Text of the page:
At the very end, I think that most economists know that falsification is almost impossible in economics. King and Plosser, for instance, made a model of neutral money which mimicked the time series properties which were considered proofs of non-neutrality, showing that monetary neutrality or non-neutrality couldn't be decided empirically (that's my interpretation). David Romer's textbook "Advanced Macroeconomics" explicitly says that most macro models (the new-keynesians) have evolved by adding ad hoc hypotheses to take into account new empirical observations, making falsification impossible (It appears to me that this method looks like adding epicycles to epicycles in a Ptolemaic system: with the difference that, if Mises view of economics is right, there will never be a Copernicus explaining everything in just a few words).

Besides, apriori (theoretically driven) model building is the norm in most works: most times people assume general equilibrium, assume Nash equilibria, everybody assume maximizing behaviour. Small predictions can be tested (Phillips curves, for examples), but big models can't.

Are we sure that there is a difference, other than the lexicon and the twin mythologies of almighty apriorism (among some Austrians) and of methodological positivism (among some orthodox economists), in methodology?

Sorry for the length and the partial O.T.

My "Ignorance in math" doesn't sound very polite. I could charge my english for it but it would be ridicolous, as I just didn't read it twice: "lack of interest in math" sounds better. :-)


That seems about right to me.

"But my claim could be factually wrong and we only pay lip service to the academic game, but reward the peddling of policy advice and the promotion of popular fallacies." Eh! You always have the true church and the earthly church. I think the earthly church is corrupted by external rents and so on. But I agree with your view that the true church lives in the earthly church anyway.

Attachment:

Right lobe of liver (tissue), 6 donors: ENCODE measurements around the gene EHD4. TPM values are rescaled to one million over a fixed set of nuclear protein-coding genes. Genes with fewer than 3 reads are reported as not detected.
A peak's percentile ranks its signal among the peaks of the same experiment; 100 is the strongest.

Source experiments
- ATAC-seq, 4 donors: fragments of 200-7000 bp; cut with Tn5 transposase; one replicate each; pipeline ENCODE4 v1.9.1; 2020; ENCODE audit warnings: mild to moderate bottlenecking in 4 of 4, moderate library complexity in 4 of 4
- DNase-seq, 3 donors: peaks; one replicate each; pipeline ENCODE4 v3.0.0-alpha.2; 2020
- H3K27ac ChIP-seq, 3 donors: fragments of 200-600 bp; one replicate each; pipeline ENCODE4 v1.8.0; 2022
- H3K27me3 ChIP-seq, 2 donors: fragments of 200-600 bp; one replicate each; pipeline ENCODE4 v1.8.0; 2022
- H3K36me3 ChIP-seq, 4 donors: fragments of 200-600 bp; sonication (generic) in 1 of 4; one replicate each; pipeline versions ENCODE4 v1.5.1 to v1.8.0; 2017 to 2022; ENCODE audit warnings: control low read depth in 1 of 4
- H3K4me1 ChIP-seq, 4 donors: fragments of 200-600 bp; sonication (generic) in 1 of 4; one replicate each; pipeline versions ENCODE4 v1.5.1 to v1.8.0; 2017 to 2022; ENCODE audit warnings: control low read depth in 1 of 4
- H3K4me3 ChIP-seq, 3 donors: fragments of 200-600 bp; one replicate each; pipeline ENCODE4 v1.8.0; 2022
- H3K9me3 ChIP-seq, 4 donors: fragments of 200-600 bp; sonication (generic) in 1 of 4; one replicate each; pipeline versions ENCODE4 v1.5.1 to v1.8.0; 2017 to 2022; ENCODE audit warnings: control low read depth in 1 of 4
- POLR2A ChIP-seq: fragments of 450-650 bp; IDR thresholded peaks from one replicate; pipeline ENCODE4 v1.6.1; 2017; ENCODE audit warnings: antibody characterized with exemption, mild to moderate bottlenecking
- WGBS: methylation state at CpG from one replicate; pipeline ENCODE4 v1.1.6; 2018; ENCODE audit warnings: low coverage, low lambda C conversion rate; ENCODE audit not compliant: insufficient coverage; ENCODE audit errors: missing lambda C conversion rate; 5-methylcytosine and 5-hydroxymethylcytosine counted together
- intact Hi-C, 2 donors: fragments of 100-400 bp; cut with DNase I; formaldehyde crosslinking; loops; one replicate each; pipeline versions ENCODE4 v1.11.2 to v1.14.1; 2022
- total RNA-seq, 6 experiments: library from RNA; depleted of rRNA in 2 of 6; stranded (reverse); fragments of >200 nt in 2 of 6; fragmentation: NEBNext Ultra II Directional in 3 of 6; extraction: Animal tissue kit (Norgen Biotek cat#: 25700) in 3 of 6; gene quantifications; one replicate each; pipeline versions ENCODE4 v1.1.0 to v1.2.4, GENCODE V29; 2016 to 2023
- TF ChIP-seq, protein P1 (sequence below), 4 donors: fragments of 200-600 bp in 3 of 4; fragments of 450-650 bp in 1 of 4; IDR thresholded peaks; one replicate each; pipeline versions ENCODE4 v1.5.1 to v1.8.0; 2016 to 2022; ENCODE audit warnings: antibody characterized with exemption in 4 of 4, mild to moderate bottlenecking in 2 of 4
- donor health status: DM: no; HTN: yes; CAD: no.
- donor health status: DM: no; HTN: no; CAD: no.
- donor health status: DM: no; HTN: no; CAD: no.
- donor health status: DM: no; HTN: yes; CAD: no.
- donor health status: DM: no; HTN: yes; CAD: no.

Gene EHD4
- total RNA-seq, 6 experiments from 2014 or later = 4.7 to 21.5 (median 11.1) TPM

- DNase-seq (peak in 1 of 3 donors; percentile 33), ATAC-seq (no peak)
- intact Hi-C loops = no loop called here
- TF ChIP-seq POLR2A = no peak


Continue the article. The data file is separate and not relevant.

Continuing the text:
Rafe and Liberty First,

I don't think the profession is as rigid even on methodology. I was just asked to write the entry in a major encyclopedia on economic methodology for the 21st century. The piece is wide ranging and will discuss more than just "Austrian" methodology, in fact, my discussion of "Austrian" ideas will be in the context of idea of "analytic narrative" approach to modern political economy --- which I would argue fits Liberty First points 1-3. But I also discuss experiments, field experiments, computer simulation, etc. The world has changed drastically since 1960s and 1970s.

Plus economists have branched out into even more flexible academic disciplines in business, law and policy. Roger Koppl calls the emerging economics BRICE --- I hope he will post on this to the readers here because whatever my disagreements with Roger he captures better than anyone the intellectual excitement in modern economics that creates intellectual space for Austrian economics in a way that many of our teachers never could have imagined and in fact because they couldn't imagine are failing to see it!!! This is true for followers of the school as well.

Reject heterodox labels, we are fully situated in the mainline of economic research and teaching. And we have the spots on the syllabus, invitations to university seminars, organizations of panels at conferences, publications in the journals, editorships, and books with major publishers to show it. What we must recognize is that the internet crowd while loud and still important, is in a fundamental sense behind the times when it comes to the academic progress Austrians have made --- even if the internet community remains a vital resource for students and the interested layman.

Roger --- please tell everyone about the exciting developments in our discipline.


Libertyfirst is right : most of what passes as "Austrian economics" these days is just a lot of idiosyncratic commentary on some often misunderstood, confused, out-of-context ideas, very little analytical value or interest (this goes on in other schools as well, but given the small numbers of self-described Austrian Economists the diseases is more critical here).